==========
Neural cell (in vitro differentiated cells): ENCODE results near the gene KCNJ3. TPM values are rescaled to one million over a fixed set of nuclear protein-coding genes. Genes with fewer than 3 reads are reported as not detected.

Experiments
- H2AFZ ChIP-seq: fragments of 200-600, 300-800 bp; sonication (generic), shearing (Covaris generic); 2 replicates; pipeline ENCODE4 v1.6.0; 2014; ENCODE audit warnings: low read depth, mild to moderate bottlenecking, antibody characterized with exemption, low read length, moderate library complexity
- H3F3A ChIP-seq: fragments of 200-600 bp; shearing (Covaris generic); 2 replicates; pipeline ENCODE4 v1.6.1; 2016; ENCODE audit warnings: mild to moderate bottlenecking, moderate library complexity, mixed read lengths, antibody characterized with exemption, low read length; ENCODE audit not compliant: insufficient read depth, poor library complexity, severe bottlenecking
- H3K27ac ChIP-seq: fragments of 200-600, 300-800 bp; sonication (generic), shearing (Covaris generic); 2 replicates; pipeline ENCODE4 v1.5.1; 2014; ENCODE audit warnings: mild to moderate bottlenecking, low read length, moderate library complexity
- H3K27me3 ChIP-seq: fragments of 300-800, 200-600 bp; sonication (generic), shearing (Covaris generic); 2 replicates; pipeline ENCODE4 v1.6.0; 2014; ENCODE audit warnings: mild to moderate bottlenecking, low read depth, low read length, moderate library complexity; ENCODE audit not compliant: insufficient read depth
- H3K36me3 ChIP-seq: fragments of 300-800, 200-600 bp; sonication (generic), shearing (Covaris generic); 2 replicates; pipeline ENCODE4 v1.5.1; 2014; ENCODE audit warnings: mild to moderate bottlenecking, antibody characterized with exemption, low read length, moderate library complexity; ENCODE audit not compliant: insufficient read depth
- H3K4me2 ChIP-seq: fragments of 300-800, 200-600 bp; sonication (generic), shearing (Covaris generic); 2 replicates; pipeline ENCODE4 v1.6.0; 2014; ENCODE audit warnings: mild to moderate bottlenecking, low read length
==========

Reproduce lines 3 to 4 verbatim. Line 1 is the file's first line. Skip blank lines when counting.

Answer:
- H2AFZ ChIP-seq: fragments of 200-600, 300-800 bp; sonication (generic), shearing (Covaris generic); 2 replicates; pipeline ENCODE4 v1.6.0; 2014; ENCODE audit warnings: low read depth, mild to moderate bottlenecking, antibody characterized with exemption, low read length, moderate library complexity
- H3F3A ChIP-seq: fragments of 200-600 bp; shearing (Covaris generic); 2 replicates; pipeline ENCODE4 v1.6.1; 2016; ENCODE audit warnings: mild to moderate bottlenecking, moderate library complexity, mixed read lengths, antibody characterized with exemption, low read length; ENCODE audit not compliant: insufficient read depth, poor library complexity, severe bottlenecking